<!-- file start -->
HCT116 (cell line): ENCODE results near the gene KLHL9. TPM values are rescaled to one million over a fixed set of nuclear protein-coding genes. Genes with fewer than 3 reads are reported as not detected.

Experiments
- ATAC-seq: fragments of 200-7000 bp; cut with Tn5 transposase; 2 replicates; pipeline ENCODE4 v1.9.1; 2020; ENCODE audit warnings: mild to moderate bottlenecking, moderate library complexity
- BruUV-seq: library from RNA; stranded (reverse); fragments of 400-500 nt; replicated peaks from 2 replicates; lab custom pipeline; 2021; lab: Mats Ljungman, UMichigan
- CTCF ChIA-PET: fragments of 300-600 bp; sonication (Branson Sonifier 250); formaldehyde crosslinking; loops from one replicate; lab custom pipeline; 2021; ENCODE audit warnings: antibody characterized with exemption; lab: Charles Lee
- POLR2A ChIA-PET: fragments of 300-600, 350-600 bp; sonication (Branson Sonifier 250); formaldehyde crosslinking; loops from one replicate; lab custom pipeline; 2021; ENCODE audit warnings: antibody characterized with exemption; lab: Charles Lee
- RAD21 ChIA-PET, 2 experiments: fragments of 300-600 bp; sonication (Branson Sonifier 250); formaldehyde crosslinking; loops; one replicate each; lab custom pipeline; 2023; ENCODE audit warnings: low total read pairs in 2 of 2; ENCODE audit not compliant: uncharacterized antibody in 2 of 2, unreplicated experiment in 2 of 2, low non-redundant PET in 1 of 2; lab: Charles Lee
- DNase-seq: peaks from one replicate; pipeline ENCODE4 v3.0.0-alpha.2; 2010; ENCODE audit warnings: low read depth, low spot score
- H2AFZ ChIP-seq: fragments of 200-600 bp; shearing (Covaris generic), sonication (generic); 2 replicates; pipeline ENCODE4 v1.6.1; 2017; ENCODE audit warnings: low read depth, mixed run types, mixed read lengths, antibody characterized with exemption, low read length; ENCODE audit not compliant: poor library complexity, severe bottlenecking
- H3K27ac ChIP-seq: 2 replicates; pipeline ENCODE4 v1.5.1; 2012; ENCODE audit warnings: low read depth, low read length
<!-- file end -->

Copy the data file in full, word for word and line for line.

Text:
HCT116 (cell line): ENCODE results near the gene KLHL9. TPM values are rescaled to one million over a fixed set of nuclear protein-coding genes. Genes with fewer than 3 reads are reported as not detected.

Experiments
- ATAC-seq: fragments of 200-7000 bp; cut with Tn5 transposase; 2 replicates; pipeline ENCODE4 v1.9.1; 2020; ENCODE audit warnings: mild to moderate bottlenecking, moderate library complexity
- BruUV-seq: library from RNA; stranded (reverse); fragments of 400-500 nt; replicated peaks from 2 replicates; lab custom pipeline; 2021; lab: Mats Ljungman, UMichigan
- CTCF ChIA-PET: fragments of 300-600 bp; sonication (Branson Sonifier 250); formaldehyde crosslinking; loops from one replicate; lab custom pipeline; 2021; ENCODE audit warnings: antibody characterized with exemption; lab: Charles Lee
- POLR2A ChIA-PET: fragments of 300-600, 350-600 bp; sonication (Branson Sonifier 250); formaldehyde crosslinking; loops from one replicate; lab custom pipeline; 2021; ENCODE audit warnings: antibody characterized with exemption; lab: Charles Lee
- RAD21 ChIA-PET, 2 experiments: fragments of 300-600 bp; sonication (Branson Sonifier 250); formaldehyde crosslinking; loops; one replicate each; lab custom pipeline; 2023; ENCODE audit warnings: low total read pairs in 2 of 2; ENCODE audit not compliant: uncharacterized antibody in 2 of 2, unreplicated experiment in 2 of 2, low non-redundant PET in 1 of 2; lab: Charles Lee
- DNase-seq: peaks from one replicate; pipeline ENCODE4 v3.0.0-alpha.2; 2010; ENCODE audit warnings: low read depth, low spot score
- H2AFZ ChIP-seq: fragments of 200-600 bp; shearing (Covaris generic), sonication (generic); 2 replicates; pipeline ENCODE4 v1.6.1; 2017; ENCODE audit warnings: low read depth, mixed run types, mixed read lengths, antibody characterized with exemption, low read length; ENCODE audit not compliant: poor library complexity, severe bottlenecking
- H3K27ac ChIP-seq: 2 replicates; pipeline ENCODE4 v1.5.1; 2012; ENCODE audit warnings: low read depth, low read length